US-based aircraft manufacturer Boeing is concerned with the situation of cash-strapped Jet Airways given the fare levels at which Indian airlines are operating. Dinesh Keskar, senior vice-president, Asia-Pacific & India sales for Boeing Commercial Airplanes, said on Friday that in the airline business there are entities with deep pockets that can sustain the rising fuel prices but some companies, which are operating with working capital set aside on day-to-day basis, were the cause for concern.
“We’re concerned. Are we watching? Absolutely. But we just delivered five 737 MAX aircraft to them and we will continue to work with them,” Keskar told The Indian Express, when asked if Boeing was worried about the airline’s situation. In its fleet of 124 aircraft, Jet Airways has 82 Boeing 737s including different variants such as Boeing 737-700, 737-800, 737-900 and 737-900ER and this narrow body aircraft is its workhorse for domestic and short-haul international operations. In its wide body fleet, Jet Airways operates a mix of Boeing’s 777 and Airbus A330 aircraft.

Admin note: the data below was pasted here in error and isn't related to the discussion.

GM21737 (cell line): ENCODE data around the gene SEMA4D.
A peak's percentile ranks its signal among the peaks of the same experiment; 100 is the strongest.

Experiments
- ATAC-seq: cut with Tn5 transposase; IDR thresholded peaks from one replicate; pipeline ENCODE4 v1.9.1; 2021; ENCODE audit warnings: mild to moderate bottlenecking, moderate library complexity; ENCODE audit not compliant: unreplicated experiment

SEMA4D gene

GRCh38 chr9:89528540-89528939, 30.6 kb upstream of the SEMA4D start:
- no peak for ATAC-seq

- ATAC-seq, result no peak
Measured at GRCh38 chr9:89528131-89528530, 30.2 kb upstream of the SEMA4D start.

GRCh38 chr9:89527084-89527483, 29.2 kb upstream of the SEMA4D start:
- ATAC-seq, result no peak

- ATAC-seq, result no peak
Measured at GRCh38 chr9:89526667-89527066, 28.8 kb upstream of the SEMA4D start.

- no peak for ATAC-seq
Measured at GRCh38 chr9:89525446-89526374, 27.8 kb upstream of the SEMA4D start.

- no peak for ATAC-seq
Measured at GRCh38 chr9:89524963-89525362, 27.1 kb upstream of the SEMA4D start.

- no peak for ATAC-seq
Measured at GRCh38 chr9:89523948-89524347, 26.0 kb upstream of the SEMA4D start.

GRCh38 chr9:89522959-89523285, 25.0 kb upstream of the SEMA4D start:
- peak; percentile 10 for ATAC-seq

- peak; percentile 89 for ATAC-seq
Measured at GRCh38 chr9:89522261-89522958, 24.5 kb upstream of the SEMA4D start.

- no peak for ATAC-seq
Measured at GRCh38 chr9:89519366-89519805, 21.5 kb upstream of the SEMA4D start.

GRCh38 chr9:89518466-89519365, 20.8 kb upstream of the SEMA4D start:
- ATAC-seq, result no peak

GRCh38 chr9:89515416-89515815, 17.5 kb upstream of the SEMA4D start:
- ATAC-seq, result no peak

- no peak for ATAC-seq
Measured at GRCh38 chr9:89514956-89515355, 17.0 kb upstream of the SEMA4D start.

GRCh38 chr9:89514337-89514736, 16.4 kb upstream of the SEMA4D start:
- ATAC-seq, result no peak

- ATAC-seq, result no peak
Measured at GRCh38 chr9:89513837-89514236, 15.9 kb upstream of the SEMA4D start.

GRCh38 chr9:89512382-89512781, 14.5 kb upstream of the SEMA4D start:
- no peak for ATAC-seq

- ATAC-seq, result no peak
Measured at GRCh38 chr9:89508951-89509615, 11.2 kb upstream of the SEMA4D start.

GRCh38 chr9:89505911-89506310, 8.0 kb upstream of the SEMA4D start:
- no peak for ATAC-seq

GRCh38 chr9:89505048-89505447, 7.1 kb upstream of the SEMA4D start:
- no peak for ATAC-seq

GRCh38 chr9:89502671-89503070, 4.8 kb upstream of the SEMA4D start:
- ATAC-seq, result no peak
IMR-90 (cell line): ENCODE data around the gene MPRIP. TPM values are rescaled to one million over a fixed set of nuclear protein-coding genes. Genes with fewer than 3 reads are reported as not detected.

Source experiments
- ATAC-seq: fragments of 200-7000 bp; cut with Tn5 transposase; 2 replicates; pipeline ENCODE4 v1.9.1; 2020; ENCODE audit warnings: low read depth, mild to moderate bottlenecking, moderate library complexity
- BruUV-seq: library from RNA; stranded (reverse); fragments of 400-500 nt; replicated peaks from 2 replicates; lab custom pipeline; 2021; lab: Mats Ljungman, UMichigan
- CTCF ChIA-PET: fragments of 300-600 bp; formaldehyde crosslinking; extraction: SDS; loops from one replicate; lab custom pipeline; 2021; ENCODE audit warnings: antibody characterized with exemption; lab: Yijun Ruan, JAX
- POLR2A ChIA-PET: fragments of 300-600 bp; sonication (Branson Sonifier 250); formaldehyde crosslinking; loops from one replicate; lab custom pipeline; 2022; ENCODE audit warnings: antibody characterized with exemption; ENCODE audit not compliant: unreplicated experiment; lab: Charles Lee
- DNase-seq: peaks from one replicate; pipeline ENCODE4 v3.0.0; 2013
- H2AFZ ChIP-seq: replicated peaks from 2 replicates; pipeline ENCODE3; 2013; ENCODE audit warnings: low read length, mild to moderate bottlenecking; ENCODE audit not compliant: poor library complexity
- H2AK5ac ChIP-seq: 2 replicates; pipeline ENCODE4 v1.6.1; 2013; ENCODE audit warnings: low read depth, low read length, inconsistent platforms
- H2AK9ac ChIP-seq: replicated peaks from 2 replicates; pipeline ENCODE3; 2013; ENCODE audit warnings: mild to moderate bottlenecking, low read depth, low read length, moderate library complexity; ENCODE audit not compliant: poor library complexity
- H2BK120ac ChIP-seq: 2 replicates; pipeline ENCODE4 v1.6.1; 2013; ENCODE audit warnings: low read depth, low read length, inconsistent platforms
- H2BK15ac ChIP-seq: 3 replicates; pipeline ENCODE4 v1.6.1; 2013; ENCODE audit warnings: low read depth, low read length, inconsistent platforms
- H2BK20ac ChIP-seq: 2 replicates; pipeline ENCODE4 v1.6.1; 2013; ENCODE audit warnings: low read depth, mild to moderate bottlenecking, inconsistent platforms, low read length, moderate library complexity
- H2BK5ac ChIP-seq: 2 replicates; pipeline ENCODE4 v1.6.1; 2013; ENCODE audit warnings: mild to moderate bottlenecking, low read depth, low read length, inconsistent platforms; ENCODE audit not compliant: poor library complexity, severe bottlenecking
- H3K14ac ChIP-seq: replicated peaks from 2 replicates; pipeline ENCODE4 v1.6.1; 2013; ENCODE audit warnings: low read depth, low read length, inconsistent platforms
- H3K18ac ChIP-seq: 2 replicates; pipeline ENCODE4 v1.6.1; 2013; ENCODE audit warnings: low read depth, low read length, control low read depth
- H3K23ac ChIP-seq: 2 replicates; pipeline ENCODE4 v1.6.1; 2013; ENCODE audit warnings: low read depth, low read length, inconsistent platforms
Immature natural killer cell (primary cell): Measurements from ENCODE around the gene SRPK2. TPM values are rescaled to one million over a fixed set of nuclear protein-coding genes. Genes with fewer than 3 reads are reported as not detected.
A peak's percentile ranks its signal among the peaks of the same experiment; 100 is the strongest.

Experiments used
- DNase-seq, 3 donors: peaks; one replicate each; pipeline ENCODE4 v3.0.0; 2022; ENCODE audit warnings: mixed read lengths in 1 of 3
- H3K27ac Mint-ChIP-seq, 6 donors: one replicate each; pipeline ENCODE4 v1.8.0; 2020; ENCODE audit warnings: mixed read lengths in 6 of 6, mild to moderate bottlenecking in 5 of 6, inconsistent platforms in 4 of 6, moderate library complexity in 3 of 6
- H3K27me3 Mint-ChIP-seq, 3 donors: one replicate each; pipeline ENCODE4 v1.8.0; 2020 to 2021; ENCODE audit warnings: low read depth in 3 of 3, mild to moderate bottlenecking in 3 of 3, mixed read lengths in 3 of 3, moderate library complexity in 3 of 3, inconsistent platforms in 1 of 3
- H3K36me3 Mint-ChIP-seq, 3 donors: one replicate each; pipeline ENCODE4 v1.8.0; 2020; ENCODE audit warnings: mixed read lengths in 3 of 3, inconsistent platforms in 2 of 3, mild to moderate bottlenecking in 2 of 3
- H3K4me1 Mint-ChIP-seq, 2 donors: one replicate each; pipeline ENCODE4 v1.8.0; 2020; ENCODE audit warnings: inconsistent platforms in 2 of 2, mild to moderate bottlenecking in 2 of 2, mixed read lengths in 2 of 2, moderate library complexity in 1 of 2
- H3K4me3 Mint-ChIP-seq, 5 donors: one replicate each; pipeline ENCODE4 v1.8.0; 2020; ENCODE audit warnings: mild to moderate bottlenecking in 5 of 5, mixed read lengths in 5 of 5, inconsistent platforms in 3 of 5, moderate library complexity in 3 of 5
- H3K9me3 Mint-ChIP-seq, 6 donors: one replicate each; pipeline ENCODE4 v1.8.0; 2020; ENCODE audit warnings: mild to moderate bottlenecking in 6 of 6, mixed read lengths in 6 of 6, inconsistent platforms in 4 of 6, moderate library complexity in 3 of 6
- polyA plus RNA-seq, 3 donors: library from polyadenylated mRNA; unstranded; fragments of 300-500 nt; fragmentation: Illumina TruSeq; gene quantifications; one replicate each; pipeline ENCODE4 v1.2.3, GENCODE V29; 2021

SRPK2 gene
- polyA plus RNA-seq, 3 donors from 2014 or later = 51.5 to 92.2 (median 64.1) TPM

In August, Boeing reportedly returned $200 million to Jet Airways, which it paid to the US company as part of its order for the Boeing 737 MAX placed in 2015.
“In this business, you can’t get too many new customers every day. It is in our interest to keep airplanes don’t fly, therefore don’t make any revenue, which means things are going into a spiral in the wrong direction. We want to make sure they’re flying. At the fare levels you have had for the last two-three months, that is our concern. If you have deep pockets, you can sustain longer. In our business there are people who have funds and there are people who are literally working through working capital on a day to day basis. That’s where the concern comes from,” he added.
For the quarter ended June, Jet Airways reported a net loss of Rs 1,323 crore and as of June 30 2018, it had gross debt of Rs 8,620 crore, of which Rs 1,968 crore was related to aircraft. The airline’s accumulated losses stand at Rs 10,878 crore and it is currently working on a turnaround plan to save Rs 2,000 crore over a couple of years through several initiatives that the board had approved in August.
Even as the operating costs of airlines have increased in recent months due to higher oil prices and depreciating rupee, fares have not been hiked as much on account of stiff competition in the sector led primarily by rapid addition of capacity by airlines on domestic networks.